The Jeff Cumberbatch Column – On Preventing Corruption 3
The principal technique employed by the Bill for combating corruption is to have specified persons in public life declare their financial affairs to the Commission or, where he or she is a member or staff member of the Commission, to the Governor General under Part IV of the Bill. Immediately, two observations may be made.
First, it bears remarking that the list of specified persons in public life to be found in the Second Schedule excludes members of the senior judiciary, the judges, although it includes magistrates. This stance may have been owed in part to the decision in Trinidad & Tobago, The Integrity Commission v The AG of Trinidad & Tobago, that I adverted to in an earlier column, where the High Court ruled that to include the judiciary among these individuals would be inconsistent with the Constitutional guarantees provided for their independence from the executive.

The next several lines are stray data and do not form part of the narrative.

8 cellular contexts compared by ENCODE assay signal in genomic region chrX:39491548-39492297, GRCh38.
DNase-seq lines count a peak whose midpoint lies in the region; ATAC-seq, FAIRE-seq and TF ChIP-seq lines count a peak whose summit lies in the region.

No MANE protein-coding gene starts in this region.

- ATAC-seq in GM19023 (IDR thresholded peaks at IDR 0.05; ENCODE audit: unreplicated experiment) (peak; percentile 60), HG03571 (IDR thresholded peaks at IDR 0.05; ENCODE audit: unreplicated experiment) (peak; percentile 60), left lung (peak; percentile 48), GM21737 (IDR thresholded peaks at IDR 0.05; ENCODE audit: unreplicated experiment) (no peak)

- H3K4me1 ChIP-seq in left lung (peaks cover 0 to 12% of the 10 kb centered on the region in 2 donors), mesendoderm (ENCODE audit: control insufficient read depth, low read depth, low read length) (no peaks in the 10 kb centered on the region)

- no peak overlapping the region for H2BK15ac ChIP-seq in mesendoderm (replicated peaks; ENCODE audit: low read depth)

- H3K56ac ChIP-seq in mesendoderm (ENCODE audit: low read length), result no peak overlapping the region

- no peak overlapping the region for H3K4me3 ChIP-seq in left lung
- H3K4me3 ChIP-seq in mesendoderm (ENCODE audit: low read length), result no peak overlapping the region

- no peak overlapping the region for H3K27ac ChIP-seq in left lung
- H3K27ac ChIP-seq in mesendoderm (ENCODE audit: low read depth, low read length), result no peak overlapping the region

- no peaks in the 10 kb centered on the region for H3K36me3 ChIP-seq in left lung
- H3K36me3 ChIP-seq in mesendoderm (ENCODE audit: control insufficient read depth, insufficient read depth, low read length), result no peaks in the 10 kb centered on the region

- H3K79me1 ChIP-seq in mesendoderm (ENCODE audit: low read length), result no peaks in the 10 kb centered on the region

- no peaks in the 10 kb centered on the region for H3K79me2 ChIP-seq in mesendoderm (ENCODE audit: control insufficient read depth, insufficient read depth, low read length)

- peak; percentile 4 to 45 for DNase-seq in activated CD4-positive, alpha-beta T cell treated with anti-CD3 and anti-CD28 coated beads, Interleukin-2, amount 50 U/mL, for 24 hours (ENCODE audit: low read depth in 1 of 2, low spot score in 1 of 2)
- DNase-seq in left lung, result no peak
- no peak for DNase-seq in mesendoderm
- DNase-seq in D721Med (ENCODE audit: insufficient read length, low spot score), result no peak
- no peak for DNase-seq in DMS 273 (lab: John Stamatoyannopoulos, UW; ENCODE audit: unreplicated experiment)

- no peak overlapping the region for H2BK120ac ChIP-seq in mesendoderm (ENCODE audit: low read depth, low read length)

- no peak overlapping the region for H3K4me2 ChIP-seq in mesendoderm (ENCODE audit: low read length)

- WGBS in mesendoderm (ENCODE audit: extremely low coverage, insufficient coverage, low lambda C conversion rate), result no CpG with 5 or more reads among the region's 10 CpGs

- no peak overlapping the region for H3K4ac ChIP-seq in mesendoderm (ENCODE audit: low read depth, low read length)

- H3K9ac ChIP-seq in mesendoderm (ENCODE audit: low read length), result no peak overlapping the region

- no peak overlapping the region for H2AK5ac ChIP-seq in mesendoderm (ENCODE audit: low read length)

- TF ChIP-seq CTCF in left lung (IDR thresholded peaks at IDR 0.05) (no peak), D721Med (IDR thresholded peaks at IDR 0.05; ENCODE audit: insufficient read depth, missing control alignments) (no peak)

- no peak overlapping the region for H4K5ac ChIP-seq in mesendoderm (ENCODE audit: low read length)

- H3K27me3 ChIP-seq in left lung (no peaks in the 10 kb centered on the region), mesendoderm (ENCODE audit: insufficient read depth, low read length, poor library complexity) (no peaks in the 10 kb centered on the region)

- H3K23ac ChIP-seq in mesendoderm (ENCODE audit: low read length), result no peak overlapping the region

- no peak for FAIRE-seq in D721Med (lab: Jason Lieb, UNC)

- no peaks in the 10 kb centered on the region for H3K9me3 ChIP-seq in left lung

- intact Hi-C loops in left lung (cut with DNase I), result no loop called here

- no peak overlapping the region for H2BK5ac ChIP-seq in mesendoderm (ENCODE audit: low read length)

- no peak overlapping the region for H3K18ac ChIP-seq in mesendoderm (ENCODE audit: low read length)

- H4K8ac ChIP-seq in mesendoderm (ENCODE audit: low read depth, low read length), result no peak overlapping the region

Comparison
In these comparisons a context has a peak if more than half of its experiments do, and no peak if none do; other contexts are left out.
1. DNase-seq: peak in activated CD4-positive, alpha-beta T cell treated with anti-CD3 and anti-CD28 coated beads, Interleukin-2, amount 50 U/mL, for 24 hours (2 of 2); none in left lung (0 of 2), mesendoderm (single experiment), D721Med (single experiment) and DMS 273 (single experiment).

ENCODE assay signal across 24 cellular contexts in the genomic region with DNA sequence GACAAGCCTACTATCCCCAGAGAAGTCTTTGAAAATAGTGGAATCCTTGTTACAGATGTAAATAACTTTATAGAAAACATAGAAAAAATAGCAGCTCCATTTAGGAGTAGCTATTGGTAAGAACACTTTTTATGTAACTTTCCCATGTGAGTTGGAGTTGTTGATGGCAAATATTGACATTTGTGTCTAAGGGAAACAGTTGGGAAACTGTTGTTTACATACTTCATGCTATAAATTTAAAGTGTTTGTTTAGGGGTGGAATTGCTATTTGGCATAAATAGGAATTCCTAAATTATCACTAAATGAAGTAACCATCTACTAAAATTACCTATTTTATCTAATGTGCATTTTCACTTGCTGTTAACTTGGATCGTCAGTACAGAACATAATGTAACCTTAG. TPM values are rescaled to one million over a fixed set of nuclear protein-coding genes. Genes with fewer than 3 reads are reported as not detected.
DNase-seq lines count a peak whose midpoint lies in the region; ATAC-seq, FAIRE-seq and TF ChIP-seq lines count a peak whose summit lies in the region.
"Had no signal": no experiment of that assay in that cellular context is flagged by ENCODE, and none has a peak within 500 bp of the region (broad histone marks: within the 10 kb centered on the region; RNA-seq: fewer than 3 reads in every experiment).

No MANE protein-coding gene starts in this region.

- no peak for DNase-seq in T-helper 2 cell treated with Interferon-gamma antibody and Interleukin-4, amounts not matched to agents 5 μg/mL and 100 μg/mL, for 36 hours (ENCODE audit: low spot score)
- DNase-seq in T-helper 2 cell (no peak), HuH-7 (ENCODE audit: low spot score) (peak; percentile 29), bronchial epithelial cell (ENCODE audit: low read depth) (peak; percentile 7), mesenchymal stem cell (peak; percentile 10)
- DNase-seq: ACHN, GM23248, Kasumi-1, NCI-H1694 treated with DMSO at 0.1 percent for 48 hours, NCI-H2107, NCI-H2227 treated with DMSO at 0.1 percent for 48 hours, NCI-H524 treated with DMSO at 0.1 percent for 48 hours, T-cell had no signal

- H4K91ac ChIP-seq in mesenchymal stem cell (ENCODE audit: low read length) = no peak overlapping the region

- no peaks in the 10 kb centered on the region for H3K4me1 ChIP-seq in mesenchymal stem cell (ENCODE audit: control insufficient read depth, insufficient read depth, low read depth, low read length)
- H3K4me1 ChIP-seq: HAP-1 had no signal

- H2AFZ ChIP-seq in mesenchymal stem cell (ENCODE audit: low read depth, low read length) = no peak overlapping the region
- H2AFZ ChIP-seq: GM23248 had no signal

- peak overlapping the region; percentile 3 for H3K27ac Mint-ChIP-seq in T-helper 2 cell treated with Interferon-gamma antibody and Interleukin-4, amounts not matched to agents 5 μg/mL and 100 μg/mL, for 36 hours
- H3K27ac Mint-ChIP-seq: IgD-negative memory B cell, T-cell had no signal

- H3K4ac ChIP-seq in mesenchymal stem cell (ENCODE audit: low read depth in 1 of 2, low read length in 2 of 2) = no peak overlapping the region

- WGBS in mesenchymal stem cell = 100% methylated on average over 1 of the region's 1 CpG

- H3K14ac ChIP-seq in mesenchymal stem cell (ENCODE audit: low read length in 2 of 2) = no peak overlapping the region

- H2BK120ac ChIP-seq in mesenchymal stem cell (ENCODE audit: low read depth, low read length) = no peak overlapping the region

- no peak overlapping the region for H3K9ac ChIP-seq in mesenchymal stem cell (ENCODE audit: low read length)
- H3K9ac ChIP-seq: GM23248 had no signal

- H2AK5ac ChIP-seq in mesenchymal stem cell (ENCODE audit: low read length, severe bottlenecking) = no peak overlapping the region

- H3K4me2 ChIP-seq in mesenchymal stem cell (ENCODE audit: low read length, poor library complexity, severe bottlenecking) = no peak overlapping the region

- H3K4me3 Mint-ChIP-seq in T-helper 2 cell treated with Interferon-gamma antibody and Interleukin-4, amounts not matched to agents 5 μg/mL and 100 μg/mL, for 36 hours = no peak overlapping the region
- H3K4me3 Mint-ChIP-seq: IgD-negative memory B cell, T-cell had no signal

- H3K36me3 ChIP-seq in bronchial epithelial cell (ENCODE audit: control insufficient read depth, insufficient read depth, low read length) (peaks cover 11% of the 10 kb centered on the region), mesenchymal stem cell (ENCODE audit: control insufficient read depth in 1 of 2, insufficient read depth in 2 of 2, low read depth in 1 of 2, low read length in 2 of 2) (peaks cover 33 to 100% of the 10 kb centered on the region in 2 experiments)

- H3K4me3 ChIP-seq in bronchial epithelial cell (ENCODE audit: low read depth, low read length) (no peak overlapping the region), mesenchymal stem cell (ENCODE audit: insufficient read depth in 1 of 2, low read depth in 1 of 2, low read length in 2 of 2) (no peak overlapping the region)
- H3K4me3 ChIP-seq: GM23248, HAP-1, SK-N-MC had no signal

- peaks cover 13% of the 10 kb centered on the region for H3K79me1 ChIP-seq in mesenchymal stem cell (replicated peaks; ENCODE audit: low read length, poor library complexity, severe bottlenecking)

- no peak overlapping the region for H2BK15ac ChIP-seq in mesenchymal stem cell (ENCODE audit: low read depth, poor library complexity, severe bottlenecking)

Mme. Justice Jones, who heard the matter, thought that subjecting the judges to the provisions of the Act constituted an alteration of the terms of service of those Judges appointed before the Act came into effect; impermissibly sought to control the manner in which judges function in their office; and sought to discipline judges in their capacity as judges in a manner that was contrary to the constitutional provisions designed to ensure the independence of the judiciary. She concluded therefore-
In my view… the provisions of the Act which allow for action to be taken and punishment to be inflicted against a Judge for duties imposed in the capacity as Judge are inconsistent with …the Constitution.
As to the inclusion of the junior judiciary or the magistracy, Jones J. determined
“…not only is the provision giving the Commission some disciplinary control over the Magistrates inconsistent with the Constitution but, given the statutory provisions establishing the Commission, an exercise of disciplinary control over Magistrates by the Commission would not provide the insulation acknowledged by the Constitution to be necessary to ensure that the independence provided to Magistrates as members of the Judicial arm of the State is not eroded.
The express inclusion of these officers in the local Bill is thus likely to incur the risk of constitutional litigation.